The firm became a limited liability company in 1887, and continued to expand. A new malthouse was built in 1898, with the latest method of pneumatic malting, and the manufacture of mineral waters was begun in a brand new factory. After the First World War further expansion took place, bringing new houses and plant, and adding a tobacconist’s business in 1931. When Mew, Langton merged with Strong’s in 1965, it brought the groups total of licensed houses to 920. The Chairman of Mew, Langton & Co. Ltd, Lt. Col. Francis T. Mew, M.A., T.D., L.R.I.B.A., became a Director of Strong’s in 1965.



On Friday 26th June 1981 an era came to an end. At approximately 5.45 am 36 quarters of ABM malt were mashed and the final brew at the ROMSEY brewery was begun. Ironically it was not Strong’s Special Ale or Black Bess stout not even Strong Country Bitter but the ubiquitous Whitbread Trophy that was being made. This final brew, Gyle numbers 251 & 252,was fermented in FV’s 35 and 36. The following week it was racked, filtered and kegged. It was the end of an era. All future beers would be brewed at the Portsmouth brewery and the plant at Romsey would subsequently be destroyed. This ended 123 years of constant brewing in Romsey. The site lingered on for about another 5 years taking in rough beer for filtration and kegging. (Bottling had ceased in April 1981). The site finally closed in 1987.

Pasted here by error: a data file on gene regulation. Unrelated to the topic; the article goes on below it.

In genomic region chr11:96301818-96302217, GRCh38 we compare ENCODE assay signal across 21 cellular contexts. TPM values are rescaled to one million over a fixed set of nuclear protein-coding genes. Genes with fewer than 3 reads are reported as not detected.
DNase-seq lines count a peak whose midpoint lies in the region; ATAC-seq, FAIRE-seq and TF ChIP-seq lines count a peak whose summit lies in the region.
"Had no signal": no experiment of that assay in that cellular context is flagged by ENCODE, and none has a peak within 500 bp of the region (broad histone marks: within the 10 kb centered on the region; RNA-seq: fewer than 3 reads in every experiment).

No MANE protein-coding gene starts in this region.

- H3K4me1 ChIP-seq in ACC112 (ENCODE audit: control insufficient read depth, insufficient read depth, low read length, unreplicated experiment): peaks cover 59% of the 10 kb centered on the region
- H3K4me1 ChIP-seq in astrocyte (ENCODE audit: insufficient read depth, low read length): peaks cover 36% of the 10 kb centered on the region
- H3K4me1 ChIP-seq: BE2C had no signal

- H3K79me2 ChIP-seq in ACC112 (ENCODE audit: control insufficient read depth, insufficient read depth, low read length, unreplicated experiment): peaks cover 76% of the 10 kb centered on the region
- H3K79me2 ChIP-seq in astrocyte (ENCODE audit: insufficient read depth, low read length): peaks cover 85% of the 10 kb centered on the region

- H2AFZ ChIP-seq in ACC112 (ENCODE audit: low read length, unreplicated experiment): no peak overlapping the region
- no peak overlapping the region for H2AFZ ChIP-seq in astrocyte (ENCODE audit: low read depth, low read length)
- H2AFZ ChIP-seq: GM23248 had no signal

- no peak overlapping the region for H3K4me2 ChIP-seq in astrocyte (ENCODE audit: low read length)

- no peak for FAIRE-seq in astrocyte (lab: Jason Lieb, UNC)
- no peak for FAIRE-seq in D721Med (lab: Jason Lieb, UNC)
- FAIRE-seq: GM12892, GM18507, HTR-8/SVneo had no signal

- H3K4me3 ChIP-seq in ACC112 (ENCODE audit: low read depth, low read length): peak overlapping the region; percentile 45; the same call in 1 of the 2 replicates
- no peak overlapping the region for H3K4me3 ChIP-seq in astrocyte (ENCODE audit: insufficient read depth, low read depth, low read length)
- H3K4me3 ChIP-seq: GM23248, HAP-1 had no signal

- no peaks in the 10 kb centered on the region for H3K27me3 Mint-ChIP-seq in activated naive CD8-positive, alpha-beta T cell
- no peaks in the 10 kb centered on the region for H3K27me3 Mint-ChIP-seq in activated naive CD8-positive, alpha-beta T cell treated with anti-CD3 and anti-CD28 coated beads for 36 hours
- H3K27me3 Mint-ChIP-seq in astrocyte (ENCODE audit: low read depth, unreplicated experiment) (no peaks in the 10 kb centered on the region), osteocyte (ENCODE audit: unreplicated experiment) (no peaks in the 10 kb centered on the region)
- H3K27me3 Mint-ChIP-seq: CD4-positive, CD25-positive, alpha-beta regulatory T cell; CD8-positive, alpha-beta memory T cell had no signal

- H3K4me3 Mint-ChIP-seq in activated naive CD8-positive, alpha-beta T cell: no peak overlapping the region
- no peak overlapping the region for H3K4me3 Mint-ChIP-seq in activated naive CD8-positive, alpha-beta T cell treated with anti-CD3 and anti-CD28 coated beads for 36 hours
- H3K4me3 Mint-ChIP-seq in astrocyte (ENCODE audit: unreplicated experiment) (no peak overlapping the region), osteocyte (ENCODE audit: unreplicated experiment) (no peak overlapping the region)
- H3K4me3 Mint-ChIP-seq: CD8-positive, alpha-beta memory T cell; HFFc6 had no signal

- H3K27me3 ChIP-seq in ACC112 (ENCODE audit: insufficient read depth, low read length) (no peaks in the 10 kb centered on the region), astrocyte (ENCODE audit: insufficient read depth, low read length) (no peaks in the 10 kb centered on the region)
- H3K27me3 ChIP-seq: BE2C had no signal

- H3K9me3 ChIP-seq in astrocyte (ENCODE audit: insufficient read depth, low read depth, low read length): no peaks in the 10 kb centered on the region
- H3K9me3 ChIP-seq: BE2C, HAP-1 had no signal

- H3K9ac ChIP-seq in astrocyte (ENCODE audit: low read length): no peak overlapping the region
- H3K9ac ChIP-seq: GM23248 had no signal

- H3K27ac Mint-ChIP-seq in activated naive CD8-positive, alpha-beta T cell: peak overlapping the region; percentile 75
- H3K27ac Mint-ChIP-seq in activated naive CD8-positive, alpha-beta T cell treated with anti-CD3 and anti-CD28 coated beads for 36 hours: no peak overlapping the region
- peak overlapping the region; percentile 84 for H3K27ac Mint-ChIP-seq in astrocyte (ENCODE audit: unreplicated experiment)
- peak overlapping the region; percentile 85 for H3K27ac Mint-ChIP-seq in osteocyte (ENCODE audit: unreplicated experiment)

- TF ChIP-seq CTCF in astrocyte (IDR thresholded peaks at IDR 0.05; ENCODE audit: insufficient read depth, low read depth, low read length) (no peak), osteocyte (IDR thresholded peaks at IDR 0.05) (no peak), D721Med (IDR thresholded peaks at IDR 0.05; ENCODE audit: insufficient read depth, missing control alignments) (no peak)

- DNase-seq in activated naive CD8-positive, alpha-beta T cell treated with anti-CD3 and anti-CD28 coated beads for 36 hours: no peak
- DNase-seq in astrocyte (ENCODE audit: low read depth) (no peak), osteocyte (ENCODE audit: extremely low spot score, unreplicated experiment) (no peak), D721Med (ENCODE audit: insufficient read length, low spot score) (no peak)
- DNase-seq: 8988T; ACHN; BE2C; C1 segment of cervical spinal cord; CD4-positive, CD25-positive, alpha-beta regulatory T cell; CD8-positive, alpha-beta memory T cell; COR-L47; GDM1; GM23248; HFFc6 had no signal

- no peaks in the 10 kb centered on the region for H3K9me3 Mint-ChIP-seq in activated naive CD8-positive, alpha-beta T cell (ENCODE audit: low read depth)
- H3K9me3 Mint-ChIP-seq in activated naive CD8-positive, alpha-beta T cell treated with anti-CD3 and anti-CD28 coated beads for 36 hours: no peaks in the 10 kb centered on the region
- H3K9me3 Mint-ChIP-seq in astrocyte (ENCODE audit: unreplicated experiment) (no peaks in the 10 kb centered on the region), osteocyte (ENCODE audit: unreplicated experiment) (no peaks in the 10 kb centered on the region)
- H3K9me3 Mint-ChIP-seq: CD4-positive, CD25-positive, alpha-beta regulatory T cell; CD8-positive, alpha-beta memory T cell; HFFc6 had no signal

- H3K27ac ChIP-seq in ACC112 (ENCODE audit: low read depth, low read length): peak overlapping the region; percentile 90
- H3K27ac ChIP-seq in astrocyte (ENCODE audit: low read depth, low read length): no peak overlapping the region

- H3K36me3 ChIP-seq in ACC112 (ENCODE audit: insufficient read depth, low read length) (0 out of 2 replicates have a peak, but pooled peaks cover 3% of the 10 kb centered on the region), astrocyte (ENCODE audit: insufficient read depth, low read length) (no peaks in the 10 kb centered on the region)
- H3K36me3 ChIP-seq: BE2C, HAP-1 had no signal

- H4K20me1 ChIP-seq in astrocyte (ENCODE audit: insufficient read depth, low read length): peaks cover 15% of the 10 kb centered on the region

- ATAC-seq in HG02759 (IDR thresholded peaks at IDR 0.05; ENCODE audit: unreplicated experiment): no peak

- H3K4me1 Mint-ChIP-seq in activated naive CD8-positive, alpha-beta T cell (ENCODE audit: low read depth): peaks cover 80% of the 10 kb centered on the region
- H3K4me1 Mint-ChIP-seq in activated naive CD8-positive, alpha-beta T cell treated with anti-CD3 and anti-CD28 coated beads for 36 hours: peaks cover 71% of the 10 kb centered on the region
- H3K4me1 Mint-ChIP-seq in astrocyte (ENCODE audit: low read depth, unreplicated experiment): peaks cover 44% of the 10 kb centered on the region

Information taken from



Feb 20 2013

The Arctic Lid Dig of 1987

Theres always that moment when digging when you find a damaged item and think “what might have been” this story dates back to 1987 & a dig on a site in Poole, Dorset, a small strip of land had been cleared due to the demolition of some old railway cottages to make way for a new road & entrance into a planned supermarket, on digging was found to date to around 1880 when the cottages were built, this small site proved hard digging with a mixture of ash, brick rubble & glass but produces some amazing early finds.

But by far the most exciting find from the site were 3 fragments of an unrecorded pictorial tooth paste pot lid simply marked “Arctic Tooth Paste” with none of the fragments matching to make a complete lid, during the rest of the dig no other fragments or complete lids were ever found, with the latest technology during 2012 a photo of the 2 closest matching halves were sent to a collector who used his Photoshop skills to fill in the blanks and create the image of a complete lid below, I think you will agree this would rate as one of the UK’s most desirable monochrome pictorial lids.


A few other notable finds were as below…..

  • Warner’s Safe Kidney & Liver Cure, Rochester NY.
  • Dorset Mitchell’s Patent Mineral Bottle.